Auburn might have one more miracle for magical season

The Miracle on The Plains.

The Answered Prayer in Jordan-Hare.

The Immaculate Reception Redux.

Whatever you want to call it, Auburn’s improbable final touchdown play to beat Georgia on Saturday was more than just a fortuitous bounce at an opportune time. That nine-second memory encapsulated the Tigers’ entire season and was the perfect synopsis for what SEC football has been like in 2013.

Certainly, the play will go down in history. Nick Marshall and Ricardo Louis should brace themselves to see it and talk about it for the rest of their lives.

Just like Doug Flutie (the 1984 Heisman with Boston College) still getting asked about his Hail Mary against Miami, or Georgia’s Buck Belue and Lindsay Scott watching younger versions of themselves beating Florida on an endless loop for more than three decades.

In short the Tigers’ miracle will be relived on jumbo screens and pre-game shows as long as Auburn fields a football team.

The 73-yard touchdown pass — which riccocheted off two Georgia defenders before landing softly and perfectly into Louis’s hands — is unquestionably the SEC’s most dramatic play of the year. But it isn’t the first break of the Tigers’ improbable run to 10-1 (6-1 in SEC action).

Head coach Gus Malzahn could have easily lost his Auburn head-coaching debut on Aug. 31. Washington State quarterback Connor Halliday was marching the Cougars in for a go-ahead score, before an end-zone interception on 1st goal halted Wazzu’s momentum.

That turned out to be one of the least dramatic breaks for the Tigers.

Malzahn had to thank his lucky stars that a couple of Mississippi State linebackers tripped over one another at Jordan-Hare in the final two minutes of that Sept. 14 game. Missed tackles allowed Marshall to scamper for 11 yards on a 3rd-and-10 play with time running out.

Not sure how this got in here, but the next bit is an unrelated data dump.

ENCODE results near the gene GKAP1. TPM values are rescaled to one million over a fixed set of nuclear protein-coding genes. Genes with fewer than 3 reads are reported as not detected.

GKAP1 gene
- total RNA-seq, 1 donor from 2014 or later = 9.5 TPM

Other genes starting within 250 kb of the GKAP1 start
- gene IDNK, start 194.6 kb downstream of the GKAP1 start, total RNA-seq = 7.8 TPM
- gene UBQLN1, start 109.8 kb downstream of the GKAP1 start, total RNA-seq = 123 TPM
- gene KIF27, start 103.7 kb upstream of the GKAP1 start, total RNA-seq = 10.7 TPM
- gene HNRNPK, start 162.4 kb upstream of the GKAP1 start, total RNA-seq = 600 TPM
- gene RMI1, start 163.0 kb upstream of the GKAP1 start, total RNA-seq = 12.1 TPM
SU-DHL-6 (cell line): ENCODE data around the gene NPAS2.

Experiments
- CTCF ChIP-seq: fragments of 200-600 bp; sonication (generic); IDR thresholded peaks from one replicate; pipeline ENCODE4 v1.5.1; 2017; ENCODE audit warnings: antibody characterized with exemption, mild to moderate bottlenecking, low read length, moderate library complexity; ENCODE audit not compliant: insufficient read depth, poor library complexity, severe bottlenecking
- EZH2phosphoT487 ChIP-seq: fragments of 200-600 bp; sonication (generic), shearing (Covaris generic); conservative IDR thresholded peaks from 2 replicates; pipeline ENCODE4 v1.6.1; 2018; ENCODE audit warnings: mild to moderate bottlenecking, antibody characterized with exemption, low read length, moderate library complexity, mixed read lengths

Marshall kept the drive alive and led the Tigers to the winning touchdown with only seconds remaining.

And, of course, there was the Texas A&M game where Auburn trailed by three with 90 seconds to play. That was when Marshall completed a 27-yard pass to Marcus Davis on 3rd and 9 — a play that set up the go-ahead score with 1:20 left.

Any or all of those plays could have gone the other way. And while it’s unfair to say the Tigers have gotten lucky — they have consistently executed under extreme pressure — it’s not a stretch to say things have certainly fallen in their favor.

Now, Auburn has the potential to spoil Alabama’s quest for a third straight national title with a home win at next week’s Iron Bowl (Nov. 29). The Tigers could also break the SEC streak of seven consecutive BCS championships.

Perched at No. 6 in the polls, the Tigers would likely move up to No. 4 if they upset their in-state rivals on Thanksgiving Friday. As a consequence, the BCS national title game would then pair Ohio State-Florida State in the championship bout, with Baylor holding the No. 3 slot.

Even if Auburn beats Alabama and then defeats Missouri or South Carolina in the SEC title game, the rest of the college football world might be so desperate for a non-SEC national champion … the one-loss Tigers could never leapfrog the undefeated Buckeyes or Bears.

There will be plenty of arguing about possible bowl matchups over Thanksgiving turkey and pumpkin pie, but one thing is certain:

This year’s Iron Bowl will be epic; and the entire college football universe will be watching and rooting for one side or the other.